Usually the dates in an entire bunch do not ripen at the same time. Picking off the dates as they ripen is a practicable operation when labor is cheap. In general, however, it probably will be found the better plan to cut the entire bunch at once. This may require some special operation in the handling and curing. Some varieties require practically no special handling or curing and are ready to ship as soon as they have ripened naturally. Usually, however, the bunch must be ripened much as a bunch of bananas is cured, by being cut off and hung in a moist and warm place. It has been found that in Arizona the best varieties of dates may not ripen naturally on the tree. Freeman's experiments at the Arizona Experiment Station show that conditions favorable for the rapid ripening of the Deglet Noor may be produced artificially in an oven. The degree of moisture and temperature may be carefully regulated. In this ripening process, there is not only a change in the sugar-content but the tissues of the date are softened, the tanin is precipitated and the astringency of the fruit is thereby relieved. Vinson found that dates may be ripened artificially by means of chemical reagents. Artificial ripening by means of heat, moisture, and chemical stimulation makes possible the production of commercial crops at altitudes too high and cool to mature many medium and late varieties. Losses by rain, insects, and birds are minimized, and greater cleanliness secured. Last year over half the crop from miscellaneous varieties at the Tempe Date Orchard (Arizona) would have been lost but for artificial methods of ripening. These methods are cheap and practicable. In connection with ripening operations, the fruit can be pasteurized at a temperature of 65° to 70° C (149°-158°F.) and then packed under cheese - cloth to secure it from contamination by flies and other insects. Recent experiments by Drummond show that fumigation with carbon bisulfide kills insect eggs, and is preferable to pasteurization with varieties inclined to be sticky. In 1910, Swingle discovered the process now in use for ripening Deglet Noor dates by keeping them in moist atmosphere in closed packing- boxes which are kept warm at night and heated to 80° or 90° F. during the day. Deglet Noor dates ripen perfectly by this process and remain light-colored while those ripened by the rapid process are darkened. Freeman s rapid process will ripen greener dates, however.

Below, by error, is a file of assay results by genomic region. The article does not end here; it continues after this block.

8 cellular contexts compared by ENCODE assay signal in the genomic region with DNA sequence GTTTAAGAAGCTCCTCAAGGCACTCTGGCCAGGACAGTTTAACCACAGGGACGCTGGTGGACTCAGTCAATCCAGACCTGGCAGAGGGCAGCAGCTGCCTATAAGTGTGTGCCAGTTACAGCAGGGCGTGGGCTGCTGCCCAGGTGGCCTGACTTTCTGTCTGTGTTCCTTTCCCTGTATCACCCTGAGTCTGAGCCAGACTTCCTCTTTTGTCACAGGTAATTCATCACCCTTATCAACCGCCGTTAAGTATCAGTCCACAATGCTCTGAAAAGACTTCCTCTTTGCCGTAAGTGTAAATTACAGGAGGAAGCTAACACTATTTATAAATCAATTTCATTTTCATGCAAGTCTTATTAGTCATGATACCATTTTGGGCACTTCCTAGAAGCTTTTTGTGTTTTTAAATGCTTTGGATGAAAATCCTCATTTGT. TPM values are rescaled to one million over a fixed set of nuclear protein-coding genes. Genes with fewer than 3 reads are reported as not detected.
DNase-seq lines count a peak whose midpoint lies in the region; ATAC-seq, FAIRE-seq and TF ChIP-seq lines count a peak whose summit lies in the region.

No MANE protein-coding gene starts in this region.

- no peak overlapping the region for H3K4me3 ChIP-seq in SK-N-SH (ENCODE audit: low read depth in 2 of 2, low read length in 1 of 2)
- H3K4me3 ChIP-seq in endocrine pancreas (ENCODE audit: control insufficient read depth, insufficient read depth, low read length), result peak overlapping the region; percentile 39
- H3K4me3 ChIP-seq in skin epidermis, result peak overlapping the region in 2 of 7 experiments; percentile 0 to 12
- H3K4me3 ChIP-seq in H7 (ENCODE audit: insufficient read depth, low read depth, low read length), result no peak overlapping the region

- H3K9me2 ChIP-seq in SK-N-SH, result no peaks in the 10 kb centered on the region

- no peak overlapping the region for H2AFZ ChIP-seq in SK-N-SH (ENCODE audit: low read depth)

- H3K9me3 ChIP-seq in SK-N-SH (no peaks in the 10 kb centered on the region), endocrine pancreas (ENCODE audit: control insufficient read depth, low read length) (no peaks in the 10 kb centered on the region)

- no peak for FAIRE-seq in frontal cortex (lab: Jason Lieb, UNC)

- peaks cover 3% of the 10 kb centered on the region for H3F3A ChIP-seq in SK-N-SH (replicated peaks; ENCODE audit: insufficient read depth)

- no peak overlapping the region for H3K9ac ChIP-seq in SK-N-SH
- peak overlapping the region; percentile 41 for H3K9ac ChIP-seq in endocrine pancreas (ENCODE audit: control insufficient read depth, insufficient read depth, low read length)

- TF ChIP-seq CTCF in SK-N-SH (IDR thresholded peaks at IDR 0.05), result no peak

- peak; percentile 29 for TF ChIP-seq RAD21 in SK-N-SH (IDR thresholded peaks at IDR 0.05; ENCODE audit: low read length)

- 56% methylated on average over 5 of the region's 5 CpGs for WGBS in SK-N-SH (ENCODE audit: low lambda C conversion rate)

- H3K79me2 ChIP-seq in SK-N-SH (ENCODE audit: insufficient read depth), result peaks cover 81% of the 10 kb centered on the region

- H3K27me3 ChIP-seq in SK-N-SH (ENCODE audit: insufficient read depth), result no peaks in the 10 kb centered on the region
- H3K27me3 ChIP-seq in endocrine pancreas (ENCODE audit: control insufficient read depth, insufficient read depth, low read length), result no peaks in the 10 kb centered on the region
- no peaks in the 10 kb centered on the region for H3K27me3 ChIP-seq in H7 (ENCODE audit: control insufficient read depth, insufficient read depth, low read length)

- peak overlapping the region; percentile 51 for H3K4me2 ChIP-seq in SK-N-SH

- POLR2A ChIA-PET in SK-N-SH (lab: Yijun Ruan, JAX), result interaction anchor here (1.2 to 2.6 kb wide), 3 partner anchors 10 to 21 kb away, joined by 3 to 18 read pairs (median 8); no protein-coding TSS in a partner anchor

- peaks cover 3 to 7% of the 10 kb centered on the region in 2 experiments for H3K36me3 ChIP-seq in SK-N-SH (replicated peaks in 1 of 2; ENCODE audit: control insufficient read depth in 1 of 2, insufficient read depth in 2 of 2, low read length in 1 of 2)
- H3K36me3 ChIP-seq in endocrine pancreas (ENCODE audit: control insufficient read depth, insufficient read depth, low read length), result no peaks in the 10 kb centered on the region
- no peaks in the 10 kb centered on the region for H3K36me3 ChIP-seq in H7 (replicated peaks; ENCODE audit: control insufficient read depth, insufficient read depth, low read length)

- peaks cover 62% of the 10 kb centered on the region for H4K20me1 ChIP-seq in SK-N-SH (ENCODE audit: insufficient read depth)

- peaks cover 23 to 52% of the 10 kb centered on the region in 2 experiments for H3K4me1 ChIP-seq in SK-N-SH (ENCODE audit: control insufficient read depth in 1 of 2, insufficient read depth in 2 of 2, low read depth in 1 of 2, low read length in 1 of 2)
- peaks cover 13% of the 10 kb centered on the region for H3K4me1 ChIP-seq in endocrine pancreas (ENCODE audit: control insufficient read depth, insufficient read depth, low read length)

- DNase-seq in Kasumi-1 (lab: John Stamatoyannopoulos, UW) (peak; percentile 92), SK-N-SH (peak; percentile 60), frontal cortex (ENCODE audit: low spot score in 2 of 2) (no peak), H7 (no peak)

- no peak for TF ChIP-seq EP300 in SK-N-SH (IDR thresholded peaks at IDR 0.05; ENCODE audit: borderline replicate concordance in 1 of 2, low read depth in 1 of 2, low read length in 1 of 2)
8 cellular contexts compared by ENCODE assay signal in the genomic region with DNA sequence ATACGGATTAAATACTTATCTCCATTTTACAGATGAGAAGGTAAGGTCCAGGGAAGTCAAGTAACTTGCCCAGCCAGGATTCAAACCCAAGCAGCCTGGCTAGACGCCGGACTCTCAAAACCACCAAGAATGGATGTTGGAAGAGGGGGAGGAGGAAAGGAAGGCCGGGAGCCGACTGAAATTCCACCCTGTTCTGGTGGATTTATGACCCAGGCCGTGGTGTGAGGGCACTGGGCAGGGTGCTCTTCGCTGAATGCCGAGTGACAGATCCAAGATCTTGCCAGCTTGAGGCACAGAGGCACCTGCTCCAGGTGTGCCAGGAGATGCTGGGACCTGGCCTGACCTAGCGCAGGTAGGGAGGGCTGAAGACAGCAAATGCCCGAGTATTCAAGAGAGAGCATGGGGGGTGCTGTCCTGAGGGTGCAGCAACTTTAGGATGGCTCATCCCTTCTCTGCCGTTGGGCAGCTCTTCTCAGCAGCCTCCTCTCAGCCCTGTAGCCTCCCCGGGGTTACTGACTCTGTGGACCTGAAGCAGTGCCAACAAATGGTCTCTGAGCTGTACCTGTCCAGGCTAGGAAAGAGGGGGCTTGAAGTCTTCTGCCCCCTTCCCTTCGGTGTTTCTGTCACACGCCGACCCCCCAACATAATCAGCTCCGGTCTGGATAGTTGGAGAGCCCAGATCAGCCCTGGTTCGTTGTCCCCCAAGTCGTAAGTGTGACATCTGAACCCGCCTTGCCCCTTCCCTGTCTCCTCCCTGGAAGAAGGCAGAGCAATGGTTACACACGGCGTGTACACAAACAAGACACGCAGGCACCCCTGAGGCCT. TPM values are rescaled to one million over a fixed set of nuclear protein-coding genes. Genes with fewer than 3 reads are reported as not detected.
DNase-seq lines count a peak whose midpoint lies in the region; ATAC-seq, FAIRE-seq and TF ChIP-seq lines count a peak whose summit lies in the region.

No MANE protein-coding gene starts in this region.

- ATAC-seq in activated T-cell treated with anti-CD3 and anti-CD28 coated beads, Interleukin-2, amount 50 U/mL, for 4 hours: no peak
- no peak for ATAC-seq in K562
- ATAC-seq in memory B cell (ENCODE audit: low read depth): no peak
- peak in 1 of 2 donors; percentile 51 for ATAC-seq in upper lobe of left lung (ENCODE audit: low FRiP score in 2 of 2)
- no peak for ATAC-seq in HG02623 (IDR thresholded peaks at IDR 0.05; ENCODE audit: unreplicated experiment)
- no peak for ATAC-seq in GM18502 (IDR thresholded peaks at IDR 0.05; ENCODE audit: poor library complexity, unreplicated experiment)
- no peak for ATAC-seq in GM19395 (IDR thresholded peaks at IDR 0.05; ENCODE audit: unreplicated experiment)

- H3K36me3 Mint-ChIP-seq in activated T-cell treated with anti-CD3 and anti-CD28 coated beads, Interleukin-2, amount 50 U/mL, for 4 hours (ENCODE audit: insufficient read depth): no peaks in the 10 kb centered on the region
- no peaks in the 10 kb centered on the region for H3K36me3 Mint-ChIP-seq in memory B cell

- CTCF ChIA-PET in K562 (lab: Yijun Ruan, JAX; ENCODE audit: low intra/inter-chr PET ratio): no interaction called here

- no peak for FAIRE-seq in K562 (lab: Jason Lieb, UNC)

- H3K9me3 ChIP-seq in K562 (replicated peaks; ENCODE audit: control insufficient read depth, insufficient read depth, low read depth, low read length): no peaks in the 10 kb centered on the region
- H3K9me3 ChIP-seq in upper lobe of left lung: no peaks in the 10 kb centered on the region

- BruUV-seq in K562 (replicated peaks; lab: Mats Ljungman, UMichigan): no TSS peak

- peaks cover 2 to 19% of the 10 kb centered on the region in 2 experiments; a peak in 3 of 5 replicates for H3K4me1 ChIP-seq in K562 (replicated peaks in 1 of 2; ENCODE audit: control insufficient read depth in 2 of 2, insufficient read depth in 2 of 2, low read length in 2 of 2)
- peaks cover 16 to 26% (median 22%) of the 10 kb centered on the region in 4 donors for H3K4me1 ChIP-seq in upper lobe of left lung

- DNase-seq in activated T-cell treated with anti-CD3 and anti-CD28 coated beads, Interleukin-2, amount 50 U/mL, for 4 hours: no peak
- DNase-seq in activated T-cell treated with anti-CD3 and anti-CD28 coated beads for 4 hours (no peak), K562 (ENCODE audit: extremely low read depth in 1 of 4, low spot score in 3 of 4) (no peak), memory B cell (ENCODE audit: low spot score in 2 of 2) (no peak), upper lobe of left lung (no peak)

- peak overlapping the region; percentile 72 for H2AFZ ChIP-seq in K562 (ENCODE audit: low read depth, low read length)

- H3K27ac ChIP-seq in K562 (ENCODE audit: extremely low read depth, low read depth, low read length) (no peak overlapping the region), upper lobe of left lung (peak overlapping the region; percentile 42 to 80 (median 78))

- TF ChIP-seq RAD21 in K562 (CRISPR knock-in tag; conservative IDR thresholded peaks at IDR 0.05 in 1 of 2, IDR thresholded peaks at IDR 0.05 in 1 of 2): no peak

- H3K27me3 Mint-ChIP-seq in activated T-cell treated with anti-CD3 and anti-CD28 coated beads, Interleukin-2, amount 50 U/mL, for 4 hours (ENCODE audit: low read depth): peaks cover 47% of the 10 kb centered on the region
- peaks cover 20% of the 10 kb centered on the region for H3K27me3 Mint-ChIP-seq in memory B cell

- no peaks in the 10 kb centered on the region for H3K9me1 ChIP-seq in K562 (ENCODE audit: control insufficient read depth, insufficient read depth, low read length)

For further discussion, see Phoenix; also the bulletins of the United States Department of Agriculture, and of the experiment stations of Arizona and California. J. W. Toumey. L. H. B.